Scrum Values

The Agile Manifesto

In 2001, 17 individuals gathered in the Wasatch mountains of Utah to find common ground around Agile. After much skiing, talking, relaxing, and eating, they arrived at four common values that led to the development of the Agile Manifesto.

Common Values from the Agile Manifesto

Scrum is an Agile framework and, as such, is consistent with the values of the Agile Manifesto.

Individuals and interactions over processes and tools
Scrum is a team-based approach to delivering value to the business. Team members work together to achieve a shared business goal. The Scrum framework promotes effective interaction between team members so the team delivers value to the business.

Once the team gets a business goal, it:
  • Figures out how to do the work
  • Does the work
  • Identifies what's getting in its way
  • Takes responsibility to resolve all the difficulties within its scope
  • Works with other parts of the organization to resolve concerns outside their control
This focus on team responsibility in Scrum is critical.

Working software over comprehensive documentation
Scrum requires a working, finished product increment as the primary result of every sprint. Whatever activities take place during the sprint, the focus is on the creation of the product increment. A Scrum team’s goal is to produce a product increment every sprint. The increment may not yet include enough functionality for the business to decide to ship it, but the team’s job is to ensure the functionality present is of shippable quality.

Customer collaboration over contract negotiation
Scrum is a framework designed to promote and facilitate collaboration. Team members collaborate with each other to find the best way to build and deliver the software, or other deliverables, to the business. The team, especially the product owner, collaborates with stakeholders to inspect and adapt the product vision so the product will be as valuable as possible.

Responding to change over following a plan
Scrum teams make frequent plans. For starters, they plan the current sprint. In addition, many teams create longer-term plans, such as release plans and product roadmaps. These plans help the team and the business make decisions. However, the team’s goal is not to blindly follow the plan; the goal is to create value and embrace change. In essence, the thought process and ideas necessary for planning are more important than the plan itself.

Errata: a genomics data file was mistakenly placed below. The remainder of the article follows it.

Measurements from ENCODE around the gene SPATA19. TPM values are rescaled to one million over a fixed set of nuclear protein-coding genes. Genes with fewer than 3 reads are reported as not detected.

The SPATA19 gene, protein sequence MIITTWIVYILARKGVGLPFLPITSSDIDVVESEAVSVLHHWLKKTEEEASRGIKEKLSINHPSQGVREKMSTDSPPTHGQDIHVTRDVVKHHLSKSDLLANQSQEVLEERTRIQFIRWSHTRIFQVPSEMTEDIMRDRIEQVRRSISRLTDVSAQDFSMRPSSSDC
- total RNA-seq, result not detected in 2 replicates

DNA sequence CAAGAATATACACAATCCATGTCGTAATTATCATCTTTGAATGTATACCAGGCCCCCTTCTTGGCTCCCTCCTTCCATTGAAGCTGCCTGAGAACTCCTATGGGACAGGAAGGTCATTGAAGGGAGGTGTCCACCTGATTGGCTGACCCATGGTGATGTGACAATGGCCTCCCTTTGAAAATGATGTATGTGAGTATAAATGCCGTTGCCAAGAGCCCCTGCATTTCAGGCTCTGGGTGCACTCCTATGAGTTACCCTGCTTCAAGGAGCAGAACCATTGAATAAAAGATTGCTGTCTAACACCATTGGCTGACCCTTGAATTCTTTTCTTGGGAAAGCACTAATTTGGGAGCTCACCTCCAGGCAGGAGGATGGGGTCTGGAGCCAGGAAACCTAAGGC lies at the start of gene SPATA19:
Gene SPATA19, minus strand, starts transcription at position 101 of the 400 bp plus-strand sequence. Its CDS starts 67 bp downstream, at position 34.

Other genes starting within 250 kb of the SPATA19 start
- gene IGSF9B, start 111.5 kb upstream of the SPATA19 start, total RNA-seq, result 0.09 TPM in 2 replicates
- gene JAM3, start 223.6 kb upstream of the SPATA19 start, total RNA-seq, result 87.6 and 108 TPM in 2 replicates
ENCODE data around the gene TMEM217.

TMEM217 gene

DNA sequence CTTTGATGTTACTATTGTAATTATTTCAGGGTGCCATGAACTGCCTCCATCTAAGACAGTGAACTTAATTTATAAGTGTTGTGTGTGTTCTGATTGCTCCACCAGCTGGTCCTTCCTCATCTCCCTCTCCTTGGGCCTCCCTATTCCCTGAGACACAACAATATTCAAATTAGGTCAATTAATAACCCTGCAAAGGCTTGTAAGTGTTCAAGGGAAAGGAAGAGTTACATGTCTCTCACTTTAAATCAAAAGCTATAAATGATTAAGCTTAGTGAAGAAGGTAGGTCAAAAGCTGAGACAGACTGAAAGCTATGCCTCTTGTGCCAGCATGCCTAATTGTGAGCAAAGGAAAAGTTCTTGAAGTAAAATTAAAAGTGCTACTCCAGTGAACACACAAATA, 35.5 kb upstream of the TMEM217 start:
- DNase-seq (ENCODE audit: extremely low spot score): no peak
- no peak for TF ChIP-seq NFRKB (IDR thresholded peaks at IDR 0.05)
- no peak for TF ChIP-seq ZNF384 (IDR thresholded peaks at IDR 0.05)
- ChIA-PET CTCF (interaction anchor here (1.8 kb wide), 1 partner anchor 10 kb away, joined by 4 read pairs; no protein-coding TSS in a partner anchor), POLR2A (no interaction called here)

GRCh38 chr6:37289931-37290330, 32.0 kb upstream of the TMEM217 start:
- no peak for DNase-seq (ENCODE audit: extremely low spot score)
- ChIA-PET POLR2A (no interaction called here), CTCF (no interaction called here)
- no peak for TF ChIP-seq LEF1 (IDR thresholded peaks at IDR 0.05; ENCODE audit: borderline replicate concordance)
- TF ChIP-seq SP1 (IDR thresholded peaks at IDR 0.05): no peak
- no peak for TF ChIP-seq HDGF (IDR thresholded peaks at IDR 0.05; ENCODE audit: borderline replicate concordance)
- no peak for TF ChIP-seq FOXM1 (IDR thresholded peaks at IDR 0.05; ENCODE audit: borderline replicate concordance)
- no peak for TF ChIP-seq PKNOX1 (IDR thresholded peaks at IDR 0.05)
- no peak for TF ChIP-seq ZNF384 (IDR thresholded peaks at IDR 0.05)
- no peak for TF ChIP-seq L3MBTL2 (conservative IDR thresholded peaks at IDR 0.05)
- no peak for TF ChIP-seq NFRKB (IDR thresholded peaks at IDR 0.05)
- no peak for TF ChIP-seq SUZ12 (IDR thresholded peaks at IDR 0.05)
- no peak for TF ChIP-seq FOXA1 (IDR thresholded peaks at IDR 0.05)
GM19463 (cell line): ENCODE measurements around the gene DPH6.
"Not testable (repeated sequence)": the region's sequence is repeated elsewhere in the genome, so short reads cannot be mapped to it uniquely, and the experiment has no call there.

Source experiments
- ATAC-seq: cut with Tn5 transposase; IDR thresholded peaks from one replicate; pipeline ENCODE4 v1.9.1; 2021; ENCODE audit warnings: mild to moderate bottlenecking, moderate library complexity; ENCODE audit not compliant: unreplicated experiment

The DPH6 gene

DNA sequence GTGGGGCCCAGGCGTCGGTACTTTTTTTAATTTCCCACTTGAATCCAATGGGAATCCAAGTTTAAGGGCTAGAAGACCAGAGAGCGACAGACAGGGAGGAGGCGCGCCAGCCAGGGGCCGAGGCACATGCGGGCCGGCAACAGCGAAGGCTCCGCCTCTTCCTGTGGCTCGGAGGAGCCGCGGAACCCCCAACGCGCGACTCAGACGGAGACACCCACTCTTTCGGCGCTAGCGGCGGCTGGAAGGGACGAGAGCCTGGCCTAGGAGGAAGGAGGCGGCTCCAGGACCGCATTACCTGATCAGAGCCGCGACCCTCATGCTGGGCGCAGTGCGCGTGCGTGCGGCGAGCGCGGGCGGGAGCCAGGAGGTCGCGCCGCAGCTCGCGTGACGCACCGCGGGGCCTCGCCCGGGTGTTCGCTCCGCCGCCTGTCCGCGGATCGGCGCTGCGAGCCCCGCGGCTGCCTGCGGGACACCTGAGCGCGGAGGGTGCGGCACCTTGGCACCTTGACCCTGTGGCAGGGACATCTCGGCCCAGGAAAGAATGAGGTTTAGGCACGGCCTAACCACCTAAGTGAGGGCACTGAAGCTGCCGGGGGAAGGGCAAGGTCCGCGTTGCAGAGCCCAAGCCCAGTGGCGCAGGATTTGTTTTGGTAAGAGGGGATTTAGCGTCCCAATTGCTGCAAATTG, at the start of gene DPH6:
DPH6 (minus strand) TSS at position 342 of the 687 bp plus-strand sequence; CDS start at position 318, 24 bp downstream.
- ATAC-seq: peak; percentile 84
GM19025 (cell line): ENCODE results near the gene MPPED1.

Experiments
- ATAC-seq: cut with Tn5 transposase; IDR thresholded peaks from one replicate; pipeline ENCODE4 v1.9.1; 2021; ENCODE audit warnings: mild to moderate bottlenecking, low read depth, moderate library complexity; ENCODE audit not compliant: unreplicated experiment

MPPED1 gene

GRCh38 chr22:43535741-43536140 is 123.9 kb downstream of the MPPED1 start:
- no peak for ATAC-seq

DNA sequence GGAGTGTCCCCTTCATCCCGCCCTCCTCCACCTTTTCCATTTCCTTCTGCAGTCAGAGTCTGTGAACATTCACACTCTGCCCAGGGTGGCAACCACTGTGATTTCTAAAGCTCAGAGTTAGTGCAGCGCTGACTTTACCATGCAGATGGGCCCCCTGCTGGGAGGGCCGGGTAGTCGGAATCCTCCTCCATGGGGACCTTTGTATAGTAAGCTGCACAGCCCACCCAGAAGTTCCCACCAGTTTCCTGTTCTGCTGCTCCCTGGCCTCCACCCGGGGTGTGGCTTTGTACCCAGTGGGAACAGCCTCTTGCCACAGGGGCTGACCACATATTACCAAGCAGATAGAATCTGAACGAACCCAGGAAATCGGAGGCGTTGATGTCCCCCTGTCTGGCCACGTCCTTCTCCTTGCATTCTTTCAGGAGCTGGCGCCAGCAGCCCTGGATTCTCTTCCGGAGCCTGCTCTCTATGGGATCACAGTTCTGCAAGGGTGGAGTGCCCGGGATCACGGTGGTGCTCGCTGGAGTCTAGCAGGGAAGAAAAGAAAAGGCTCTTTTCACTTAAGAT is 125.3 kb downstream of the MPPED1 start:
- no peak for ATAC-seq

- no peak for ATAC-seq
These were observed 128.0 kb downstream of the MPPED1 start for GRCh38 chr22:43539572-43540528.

A plan created early is based on less information than will be available in the future so, naturally, it may not be the best plan. As new information is discovered, the team updates the product backlog. That means the direction of the product likely shifts. This continuous planning improves the team’s chances of success as it incorporates new knowledge into the experience.

Scrum teams constantly respond to change so that the best possible outcome can be achieved. Scrum can be described as a framework of feedback loops, allowing the team to constantly inspect and adapt so the product delivers maximum value.

Read more and get translations of the Agile Manifesto.

Scrum Values

All work performed in Scrum needs a set of values as the foundation for the team's processes and interactions. And by embracing these five values, the team makes them even more instrumental to its health and success.


Because we focus on only a few things at a time, we work well together and produce excellent work. We deliver valuable items sooner.


Because we work as a team, we feel supported and have more resources at our disposal. This gives us the courage to undertake greater challenges.


As we work together, we express how we're doing, what's in our way, and our concerns so they can be addressed.


Because we have great control over our own destiny, we are more committed to success.


As we work together, sharing successes and failures, we come to respect each other and to help each other become worthy of respect.

As an organization applies Scrum it discovers its benefits. At the same time, it sees how these values inherently contribute to the success of Scrum and understands why they are both needed, and bolstered, by Scrum.